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It’s official: Capital Fringe has closed on its previously announced new location at 1358 Florida Ave. NE, moving the midsummer art and performance festival from Mount Vernon Triangle to Trinidad. Thanks to gifts from the Reva and David Logan Foundation, the Nora Robert Foundation, and three Fringe board members, Fringe CEO Julianne Brienza and COO Peter Korbel announced that they were able to close the deal at $1,950,000 on Oct. 6, according to a press release from the festival.
While Brienza and Korbel still intend to keep fundraising to support further development of the Florida Avenue location, formerly the home of the Connersmith Gallery, Fringe now owns the building and will start moving in over the next couple of months. A black box theater will be constructed on the first floor and a rehearsal space will operate on the second floor, with a goal of beginning performances in the space in early 2015. The water leaks and rats of the old Fringe space should be a distant memory when the 10th annual Capital Fringe Festival opens on July 9.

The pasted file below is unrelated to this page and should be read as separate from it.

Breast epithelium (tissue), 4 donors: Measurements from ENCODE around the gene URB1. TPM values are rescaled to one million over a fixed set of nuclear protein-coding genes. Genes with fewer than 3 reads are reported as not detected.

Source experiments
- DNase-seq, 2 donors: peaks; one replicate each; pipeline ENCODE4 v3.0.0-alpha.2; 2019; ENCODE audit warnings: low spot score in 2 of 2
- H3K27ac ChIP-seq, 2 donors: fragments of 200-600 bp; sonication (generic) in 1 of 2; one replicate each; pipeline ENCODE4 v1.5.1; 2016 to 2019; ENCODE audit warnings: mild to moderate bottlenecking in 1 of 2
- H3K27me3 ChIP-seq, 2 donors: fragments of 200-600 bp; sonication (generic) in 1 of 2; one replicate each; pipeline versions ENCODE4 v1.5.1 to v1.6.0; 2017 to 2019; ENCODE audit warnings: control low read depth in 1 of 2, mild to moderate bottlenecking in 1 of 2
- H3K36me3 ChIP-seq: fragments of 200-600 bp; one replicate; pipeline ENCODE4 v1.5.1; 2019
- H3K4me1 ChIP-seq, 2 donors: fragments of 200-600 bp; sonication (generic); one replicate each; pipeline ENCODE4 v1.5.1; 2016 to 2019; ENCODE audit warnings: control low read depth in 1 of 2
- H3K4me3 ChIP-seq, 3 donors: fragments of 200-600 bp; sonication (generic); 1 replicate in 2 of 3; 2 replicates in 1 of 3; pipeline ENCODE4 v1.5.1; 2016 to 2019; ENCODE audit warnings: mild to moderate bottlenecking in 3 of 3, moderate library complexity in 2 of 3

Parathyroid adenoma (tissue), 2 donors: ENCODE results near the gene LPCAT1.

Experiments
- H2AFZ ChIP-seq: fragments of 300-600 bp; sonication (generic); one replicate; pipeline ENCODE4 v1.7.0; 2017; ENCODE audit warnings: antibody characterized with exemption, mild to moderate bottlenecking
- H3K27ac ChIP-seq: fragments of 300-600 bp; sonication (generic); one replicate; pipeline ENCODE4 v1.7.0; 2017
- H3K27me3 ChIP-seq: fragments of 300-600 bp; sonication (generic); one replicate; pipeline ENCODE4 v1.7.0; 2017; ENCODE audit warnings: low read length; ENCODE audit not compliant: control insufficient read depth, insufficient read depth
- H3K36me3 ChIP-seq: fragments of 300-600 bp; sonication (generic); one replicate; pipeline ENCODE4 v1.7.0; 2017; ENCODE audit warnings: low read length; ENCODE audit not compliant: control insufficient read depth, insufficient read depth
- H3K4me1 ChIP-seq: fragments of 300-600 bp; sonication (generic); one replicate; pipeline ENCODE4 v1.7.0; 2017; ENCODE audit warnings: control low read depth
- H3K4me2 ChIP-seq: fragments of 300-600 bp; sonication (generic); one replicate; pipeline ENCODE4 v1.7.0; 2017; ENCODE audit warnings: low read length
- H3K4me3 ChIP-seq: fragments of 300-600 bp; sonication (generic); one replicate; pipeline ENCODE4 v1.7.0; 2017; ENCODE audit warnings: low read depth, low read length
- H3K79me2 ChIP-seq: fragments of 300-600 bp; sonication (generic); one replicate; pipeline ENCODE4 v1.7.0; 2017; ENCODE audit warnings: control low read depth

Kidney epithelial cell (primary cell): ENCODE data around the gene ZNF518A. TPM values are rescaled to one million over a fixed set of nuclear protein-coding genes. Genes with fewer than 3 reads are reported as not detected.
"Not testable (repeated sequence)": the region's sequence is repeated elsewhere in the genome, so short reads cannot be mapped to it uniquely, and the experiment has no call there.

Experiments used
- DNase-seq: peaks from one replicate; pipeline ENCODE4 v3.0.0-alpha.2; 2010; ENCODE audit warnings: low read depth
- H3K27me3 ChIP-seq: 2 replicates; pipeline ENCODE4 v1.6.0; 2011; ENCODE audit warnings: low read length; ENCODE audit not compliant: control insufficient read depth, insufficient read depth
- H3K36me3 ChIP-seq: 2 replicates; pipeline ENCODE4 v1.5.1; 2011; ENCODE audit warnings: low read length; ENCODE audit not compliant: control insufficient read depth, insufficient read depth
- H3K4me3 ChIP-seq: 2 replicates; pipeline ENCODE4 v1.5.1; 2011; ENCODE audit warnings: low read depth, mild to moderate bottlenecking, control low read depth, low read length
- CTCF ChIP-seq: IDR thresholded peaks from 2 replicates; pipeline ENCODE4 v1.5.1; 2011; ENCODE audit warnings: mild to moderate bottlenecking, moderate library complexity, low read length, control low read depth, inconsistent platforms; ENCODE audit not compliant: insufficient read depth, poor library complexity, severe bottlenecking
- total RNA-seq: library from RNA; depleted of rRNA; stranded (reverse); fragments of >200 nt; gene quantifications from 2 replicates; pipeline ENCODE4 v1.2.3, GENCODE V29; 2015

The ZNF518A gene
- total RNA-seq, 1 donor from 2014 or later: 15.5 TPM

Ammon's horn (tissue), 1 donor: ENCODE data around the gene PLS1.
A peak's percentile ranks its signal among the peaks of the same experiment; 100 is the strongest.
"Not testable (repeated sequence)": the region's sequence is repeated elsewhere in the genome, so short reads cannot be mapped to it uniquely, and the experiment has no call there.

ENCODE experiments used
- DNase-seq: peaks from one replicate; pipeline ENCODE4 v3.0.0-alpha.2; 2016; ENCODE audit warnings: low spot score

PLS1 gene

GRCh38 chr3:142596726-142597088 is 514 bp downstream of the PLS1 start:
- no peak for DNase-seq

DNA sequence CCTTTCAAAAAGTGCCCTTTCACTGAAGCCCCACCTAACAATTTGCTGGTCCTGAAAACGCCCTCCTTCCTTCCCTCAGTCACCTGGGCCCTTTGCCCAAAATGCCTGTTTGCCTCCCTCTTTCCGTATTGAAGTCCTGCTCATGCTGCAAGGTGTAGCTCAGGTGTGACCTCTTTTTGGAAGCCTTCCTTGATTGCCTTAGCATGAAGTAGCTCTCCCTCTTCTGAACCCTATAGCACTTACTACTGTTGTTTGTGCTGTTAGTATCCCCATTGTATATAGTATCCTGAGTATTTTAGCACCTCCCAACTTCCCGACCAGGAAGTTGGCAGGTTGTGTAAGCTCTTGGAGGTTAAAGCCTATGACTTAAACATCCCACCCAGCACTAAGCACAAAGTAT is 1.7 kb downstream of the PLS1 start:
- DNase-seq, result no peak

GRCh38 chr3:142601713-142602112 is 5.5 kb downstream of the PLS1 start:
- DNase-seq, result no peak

Image of 1358 Florida Ave. NW via Google.
Due to a reporting error, an earlier version of this post stated that Brienza and company would be fixing water leaks and getting rid of rats in the new space—-in fact, the water leaks and rats were a problem in the old Fringe space, not the new one.